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This week there were four decisions on unemployment benefits issued by the Minnesota Court of Appeals.  The first is noteworthy because it is an appeal by the employer involving the interesting question of whether a person is an employee or independent contractor.  The second is curious because, although the case involves issues of employment misconduct, one of the three judges on the Court of Appeals panel that heard the case dissented.  The third case stresses the importance of filing a timely appeal of an unfavorable determination.  The fourth case is a fairly unremarkable employment misconduct case.

Summary:

1. A13-2345, Monica Peterson, Respondent vs. A-Z Friendly Languages, Inc., Relator, Department of Employment and Economic Development, Respondent.


This appeal concerns whether an unemployment law judge correctly held that an agency that provides interpreter services is obligated to cover its former interpreters as “employees” eligible to receive unemployment benefits. A-Z Friendly Languages, Inc., challenges an unemployment law judge’s determination that one of its interpreters and all 
similarly situated workers are employees rather than independent contractors. We hold that the circumstances demonstrate that interpreter Monica Peterson worked only as an independent contractor. Even if this were not so, the unemployment law judge lacked a sufficient factual basis to extend his ruling to characterize all similar workers as employees. We reverse.

2.  A14-0226, Mario Vasquez, Relator, vs. Safe-Way Bus Co., Respondent, Department of Employment and Economic Development, Respondent.


Relator challenges an unemployment-law judge’s decision that he is ineligible for unemployment benefits because he was discharged for employment misconduct.  The ULJ found that Relator had "used" his cell phone while driving a bus by turning the ringer on silent, thereby committing employment misconduct.  The Court of Appeals affirmed the decision, but the dissent wrote that:


I respectfully dissent because I believe the majority misinterprets an employer’s suggestion as a directive, thereby engaging in inappropriate fact-finding and undermining the remedial purpose of the unemployment-benefits statute.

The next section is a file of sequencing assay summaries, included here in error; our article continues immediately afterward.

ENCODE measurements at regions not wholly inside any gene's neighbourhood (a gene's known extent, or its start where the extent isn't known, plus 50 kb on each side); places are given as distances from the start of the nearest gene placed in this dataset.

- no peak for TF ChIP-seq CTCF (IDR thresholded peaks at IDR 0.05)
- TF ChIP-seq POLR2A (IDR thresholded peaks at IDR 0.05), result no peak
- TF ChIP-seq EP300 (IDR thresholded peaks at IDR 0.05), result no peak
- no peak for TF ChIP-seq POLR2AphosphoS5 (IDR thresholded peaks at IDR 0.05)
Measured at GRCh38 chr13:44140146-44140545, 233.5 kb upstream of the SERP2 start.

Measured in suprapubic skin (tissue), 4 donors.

3. A14-0153, Jagjewan Tamaldeo, Relator, vs. Marsden Building Maintenance LLC, Respondent, Department of Employment and Economic Development,Respondent.


Relator Jagjewan Tamaldeo seeks review of the decision by an unemployment law judge (ULJ) affirming the dismissal of his appeal of an ineligibility determination as untimely.  In this case, Relator filed his appeal one day late, but the law is clear that

A determination of ineligibility is final unless the applicant files an appeal within 20 calendar days after the determination is sent to the applicant. Minn. Stat. § 268.101, subd. 2(f) (2012). “An untimely appeal from a determination must be dismissed for lack of jurisdiction.” Stassen v. Lone Mountain Truck Leasing, LLC, 814 N.W.2d 25, 29(Minn. App. 2012). “There is no equitable or common law denial or allowance of unemployment benefits.” Minn. Stat. § 268.069, subd. 3 (2012).

For all of these reasons, the Appeals Court affirmed the decision.


4.  A14-0391, Ali Jama, Relator, vs. Marsden Building Maintenance LLC, Respondent, Department of Employment and Economic Development, Respondent.


We affirm the decision of the unemployment-law judge (ULJ) that relator committed employment misconduct by failing to complete an assigned task because the ULJ’s findings are substantially supported by the record and because the ULJ conducted a fair hearing.


If you are denied unemployment benefits, or are an employer who wants to challenge a former employee's eligibility for benefits, your best bet is to meet with an attorney who handles unemployment appeals to discuss your options.  To that end, I represent both applicants and employers in unemployment appeals.  Please call (763) 450-9494 today to set up an appointment to discuss your situation.